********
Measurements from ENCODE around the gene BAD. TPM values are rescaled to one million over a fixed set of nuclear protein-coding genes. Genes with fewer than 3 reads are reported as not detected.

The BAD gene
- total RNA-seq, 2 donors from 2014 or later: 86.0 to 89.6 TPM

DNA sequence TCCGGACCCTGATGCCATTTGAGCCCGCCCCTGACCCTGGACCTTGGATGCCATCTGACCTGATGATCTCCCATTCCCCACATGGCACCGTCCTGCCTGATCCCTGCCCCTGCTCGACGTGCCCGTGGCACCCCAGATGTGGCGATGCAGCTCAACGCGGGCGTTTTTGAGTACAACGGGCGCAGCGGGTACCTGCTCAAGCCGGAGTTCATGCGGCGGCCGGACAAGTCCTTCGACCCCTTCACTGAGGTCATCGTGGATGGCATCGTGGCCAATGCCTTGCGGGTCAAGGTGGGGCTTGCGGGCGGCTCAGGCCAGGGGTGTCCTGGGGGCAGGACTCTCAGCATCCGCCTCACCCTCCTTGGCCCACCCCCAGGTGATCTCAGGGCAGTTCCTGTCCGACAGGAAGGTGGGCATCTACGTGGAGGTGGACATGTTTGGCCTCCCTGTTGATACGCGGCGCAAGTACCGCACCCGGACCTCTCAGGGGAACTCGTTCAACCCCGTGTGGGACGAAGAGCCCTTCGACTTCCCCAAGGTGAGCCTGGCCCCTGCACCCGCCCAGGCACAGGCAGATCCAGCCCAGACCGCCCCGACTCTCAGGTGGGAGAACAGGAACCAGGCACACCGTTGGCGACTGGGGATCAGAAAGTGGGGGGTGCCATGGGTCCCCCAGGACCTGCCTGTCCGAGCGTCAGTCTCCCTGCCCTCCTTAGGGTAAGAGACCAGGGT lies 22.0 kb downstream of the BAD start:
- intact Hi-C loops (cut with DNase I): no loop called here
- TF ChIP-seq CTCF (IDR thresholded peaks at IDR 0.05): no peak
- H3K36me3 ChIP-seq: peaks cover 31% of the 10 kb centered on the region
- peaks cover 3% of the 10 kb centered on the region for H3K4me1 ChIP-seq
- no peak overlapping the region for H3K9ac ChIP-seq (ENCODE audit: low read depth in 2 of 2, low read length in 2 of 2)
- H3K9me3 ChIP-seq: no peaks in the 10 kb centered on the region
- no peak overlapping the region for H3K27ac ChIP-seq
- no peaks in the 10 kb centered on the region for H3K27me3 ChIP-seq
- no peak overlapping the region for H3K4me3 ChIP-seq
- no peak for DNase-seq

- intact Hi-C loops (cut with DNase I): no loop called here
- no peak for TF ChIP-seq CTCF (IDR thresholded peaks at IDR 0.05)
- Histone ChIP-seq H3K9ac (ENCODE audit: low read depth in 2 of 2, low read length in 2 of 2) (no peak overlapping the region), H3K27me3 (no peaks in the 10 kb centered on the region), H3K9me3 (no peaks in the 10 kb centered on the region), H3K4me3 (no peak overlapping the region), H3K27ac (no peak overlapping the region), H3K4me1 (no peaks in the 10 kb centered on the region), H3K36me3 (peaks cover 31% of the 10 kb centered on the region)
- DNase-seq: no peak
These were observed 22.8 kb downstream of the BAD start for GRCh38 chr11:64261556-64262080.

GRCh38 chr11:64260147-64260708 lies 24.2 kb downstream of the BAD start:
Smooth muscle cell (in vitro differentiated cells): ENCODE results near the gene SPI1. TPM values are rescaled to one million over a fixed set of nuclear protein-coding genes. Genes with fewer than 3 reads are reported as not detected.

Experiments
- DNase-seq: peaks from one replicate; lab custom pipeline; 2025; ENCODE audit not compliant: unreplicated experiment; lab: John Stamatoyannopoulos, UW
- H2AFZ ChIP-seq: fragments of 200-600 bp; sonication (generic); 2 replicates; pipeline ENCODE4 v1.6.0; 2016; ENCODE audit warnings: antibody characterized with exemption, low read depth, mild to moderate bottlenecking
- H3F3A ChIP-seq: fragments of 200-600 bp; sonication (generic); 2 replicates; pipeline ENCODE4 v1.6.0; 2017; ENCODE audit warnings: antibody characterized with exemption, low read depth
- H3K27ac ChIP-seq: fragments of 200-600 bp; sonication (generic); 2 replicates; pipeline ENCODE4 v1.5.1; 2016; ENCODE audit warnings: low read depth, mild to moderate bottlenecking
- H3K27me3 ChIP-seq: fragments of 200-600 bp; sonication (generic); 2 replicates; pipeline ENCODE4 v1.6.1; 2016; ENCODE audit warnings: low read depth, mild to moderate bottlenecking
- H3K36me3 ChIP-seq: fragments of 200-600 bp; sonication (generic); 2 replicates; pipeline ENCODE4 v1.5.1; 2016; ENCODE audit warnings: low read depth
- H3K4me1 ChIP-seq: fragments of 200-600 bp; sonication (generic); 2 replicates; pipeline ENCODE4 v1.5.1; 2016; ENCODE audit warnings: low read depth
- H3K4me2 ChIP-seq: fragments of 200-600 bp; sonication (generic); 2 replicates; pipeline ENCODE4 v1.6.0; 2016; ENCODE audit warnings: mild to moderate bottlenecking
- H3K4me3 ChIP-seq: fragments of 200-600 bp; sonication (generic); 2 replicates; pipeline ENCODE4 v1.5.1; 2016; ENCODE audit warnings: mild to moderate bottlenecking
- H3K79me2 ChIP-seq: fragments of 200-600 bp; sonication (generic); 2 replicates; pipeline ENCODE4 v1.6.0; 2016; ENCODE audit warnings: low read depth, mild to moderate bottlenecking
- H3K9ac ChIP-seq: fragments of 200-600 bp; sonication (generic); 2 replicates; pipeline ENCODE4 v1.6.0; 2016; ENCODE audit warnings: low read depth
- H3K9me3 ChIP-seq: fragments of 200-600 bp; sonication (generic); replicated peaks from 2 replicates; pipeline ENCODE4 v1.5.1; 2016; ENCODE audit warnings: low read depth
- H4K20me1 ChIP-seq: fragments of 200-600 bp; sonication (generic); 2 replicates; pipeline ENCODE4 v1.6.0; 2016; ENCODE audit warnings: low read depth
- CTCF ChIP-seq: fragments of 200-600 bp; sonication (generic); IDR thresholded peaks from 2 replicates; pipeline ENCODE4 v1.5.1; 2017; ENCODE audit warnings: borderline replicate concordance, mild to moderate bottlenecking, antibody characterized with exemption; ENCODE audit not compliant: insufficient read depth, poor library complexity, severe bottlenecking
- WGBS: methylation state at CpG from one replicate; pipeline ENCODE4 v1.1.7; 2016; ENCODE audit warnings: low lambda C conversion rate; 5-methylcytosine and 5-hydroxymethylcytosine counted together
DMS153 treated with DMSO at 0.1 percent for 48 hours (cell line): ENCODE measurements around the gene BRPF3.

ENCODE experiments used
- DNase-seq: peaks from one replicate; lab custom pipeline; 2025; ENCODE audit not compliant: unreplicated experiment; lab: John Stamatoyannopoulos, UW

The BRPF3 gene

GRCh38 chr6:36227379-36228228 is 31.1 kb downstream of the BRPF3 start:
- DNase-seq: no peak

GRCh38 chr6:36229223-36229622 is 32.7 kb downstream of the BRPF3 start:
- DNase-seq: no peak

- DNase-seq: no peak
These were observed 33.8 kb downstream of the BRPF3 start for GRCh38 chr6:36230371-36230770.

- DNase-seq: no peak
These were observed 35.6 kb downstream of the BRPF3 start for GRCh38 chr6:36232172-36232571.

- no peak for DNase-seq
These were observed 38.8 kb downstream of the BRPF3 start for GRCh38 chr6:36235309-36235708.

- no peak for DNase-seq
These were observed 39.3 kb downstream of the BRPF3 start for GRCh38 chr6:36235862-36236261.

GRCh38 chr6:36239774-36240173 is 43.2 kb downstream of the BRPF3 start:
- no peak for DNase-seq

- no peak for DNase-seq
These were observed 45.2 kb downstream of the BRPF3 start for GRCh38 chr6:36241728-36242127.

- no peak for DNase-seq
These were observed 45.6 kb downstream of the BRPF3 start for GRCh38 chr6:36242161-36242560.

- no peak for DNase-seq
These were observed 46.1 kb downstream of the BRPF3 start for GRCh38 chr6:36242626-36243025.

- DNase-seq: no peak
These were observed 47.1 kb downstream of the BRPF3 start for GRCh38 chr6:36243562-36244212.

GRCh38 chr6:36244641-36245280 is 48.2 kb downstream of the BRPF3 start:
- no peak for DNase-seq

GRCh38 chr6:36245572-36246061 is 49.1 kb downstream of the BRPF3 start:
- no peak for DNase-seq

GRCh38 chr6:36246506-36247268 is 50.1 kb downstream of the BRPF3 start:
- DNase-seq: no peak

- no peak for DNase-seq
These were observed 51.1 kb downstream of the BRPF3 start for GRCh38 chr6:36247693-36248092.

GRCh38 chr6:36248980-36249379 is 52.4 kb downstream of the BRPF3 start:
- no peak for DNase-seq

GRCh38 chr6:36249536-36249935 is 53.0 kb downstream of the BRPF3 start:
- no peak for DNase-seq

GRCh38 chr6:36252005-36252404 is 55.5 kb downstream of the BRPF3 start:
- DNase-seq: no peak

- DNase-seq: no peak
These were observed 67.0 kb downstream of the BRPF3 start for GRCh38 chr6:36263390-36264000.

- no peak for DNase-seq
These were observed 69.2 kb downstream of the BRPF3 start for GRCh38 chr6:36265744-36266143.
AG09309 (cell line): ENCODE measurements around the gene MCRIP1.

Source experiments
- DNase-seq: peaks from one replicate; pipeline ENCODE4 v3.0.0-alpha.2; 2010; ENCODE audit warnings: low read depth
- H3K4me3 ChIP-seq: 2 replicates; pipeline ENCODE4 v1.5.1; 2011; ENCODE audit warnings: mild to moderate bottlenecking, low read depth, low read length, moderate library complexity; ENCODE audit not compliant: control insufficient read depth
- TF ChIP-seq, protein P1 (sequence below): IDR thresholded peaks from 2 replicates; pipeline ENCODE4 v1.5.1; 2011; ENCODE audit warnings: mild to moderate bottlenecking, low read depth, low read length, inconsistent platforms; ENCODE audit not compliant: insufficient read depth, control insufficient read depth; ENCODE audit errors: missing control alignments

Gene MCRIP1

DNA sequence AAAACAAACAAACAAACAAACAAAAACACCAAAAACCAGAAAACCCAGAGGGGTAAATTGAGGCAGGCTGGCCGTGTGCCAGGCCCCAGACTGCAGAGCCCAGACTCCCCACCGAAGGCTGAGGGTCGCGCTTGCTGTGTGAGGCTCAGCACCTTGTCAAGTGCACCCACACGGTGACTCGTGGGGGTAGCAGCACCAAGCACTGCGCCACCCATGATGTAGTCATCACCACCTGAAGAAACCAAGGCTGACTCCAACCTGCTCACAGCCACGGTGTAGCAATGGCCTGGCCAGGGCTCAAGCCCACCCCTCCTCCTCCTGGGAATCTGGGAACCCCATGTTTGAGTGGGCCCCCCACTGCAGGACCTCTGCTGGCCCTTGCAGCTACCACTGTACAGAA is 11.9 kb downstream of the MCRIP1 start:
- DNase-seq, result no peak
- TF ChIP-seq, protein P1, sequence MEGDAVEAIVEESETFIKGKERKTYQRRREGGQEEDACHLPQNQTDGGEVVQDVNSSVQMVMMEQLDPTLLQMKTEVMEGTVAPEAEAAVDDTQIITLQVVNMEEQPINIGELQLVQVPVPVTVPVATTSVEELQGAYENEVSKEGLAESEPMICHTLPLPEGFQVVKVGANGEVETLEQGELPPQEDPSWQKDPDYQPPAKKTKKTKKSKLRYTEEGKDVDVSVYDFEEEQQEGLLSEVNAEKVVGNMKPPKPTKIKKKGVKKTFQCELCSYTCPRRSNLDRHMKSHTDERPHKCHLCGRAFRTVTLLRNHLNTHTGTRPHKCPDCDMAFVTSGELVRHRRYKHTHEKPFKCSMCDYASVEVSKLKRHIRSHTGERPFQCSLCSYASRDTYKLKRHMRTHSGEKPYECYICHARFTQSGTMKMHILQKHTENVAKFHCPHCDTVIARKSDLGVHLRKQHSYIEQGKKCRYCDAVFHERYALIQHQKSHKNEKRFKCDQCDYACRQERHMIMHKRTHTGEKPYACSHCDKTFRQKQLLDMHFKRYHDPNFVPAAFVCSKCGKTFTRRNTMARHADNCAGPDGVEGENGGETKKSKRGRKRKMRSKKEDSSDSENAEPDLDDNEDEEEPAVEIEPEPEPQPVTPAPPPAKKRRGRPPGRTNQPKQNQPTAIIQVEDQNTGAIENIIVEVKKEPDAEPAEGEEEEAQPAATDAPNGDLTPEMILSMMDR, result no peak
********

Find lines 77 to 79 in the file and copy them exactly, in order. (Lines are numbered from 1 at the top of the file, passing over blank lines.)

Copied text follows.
- DNase-seq: no peak

- DNase-seq: no peak
These were observed 67.0 kb downstream of the BRPF3 start for GRCh38 chr6:36263390-36264000.